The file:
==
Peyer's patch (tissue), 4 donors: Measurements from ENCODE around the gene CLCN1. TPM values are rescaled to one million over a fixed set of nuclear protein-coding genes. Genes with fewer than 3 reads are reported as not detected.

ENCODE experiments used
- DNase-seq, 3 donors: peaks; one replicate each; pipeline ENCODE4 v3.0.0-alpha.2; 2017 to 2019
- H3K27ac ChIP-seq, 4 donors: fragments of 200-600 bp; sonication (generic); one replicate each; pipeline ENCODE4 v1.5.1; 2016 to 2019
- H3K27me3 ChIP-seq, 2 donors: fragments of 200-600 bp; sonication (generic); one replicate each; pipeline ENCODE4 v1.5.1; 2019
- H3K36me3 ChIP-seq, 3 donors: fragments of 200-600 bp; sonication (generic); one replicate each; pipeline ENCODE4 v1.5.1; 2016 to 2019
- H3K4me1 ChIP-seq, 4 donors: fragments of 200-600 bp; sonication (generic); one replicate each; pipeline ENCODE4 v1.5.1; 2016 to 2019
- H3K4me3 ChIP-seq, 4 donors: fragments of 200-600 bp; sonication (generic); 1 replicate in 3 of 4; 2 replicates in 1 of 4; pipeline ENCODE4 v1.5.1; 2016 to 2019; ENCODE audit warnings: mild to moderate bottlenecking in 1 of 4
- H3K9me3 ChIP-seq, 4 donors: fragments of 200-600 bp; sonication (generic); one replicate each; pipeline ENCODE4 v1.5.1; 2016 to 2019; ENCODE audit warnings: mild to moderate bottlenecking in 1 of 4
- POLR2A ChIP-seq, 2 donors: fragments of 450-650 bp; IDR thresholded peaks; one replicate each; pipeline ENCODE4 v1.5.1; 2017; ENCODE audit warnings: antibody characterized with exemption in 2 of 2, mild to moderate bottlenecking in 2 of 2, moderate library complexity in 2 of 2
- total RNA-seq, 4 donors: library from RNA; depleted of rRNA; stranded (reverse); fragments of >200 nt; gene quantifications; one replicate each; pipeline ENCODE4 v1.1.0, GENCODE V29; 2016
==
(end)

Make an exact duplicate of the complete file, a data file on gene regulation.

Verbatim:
Peyer's patch (tissue), 4 donors: Measurements from ENCODE around the gene CLCN1. TPM values are rescaled to one million over a fixed set of nuclear protein-coding genes. Genes with fewer than 3 reads are reported as not detected.

ENCODE experiments used
- DNase-seq, 3 donors: peaks; one replicate each; pipeline ENCODE4 v3.0.0-alpha.2; 2017 to 2019
- H3K27ac ChIP-seq, 4 donors: fragments of 200-600 bp; sonication (generic); one replicate each; pipeline ENCODE4 v1.5.1; 2016 to 2019
- H3K27me3 ChIP-seq, 2 donors: fragments of 200-600 bp; sonication (generic); one replicate each; pipeline ENCODE4 v1.5.1; 2019
- H3K36me3 ChIP-seq, 3 donors: fragments of 200-600 bp; sonication (generic); one replicate each; pipeline ENCODE4 v1.5.1; 2016 to 2019
- H3K4me1 ChIP-seq, 4 donors: fragments of 200-600 bp; sonication (generic); one replicate each; pipeline ENCODE4 v1.5.1; 2016 to 2019
- H3K4me3 ChIP-seq, 4 donors: fragments of 200-600 bp; sonication (generic); 1 replicate in 3 of 4; 2 replicates in 1 of 4; pipeline ENCODE4 v1.5.1; 2016 to 2019; ENCODE audit warnings: mild to moderate bottlenecking in 1 of 4
- H3K9me3 ChIP-seq, 4 donors: fragments of 200-600 bp; sonication (generic); one replicate each; pipeline ENCODE4 v1.5.1; 2016 to 2019; ENCODE audit warnings: mild to moderate bottlenecking in 1 of 4
- POLR2A ChIP-seq, 2 donors: fragments of 450-650 bp; IDR thresholded peaks; one replicate each; pipeline ENCODE4 v1.5.1; 2017; ENCODE audit warnings: antibody characterized with exemption in 2 of 2, mild to moderate bottlenecking in 2 of 2, moderate library complexity in 2 of 2
- total RNA-seq, 4 donors: library from RNA; depleted of rRNA; stranded (reverse); fragments of >200 nt; gene quantifications; one replicate each; pipeline ENCODE4 v1.1.0, GENCODE V29; 2016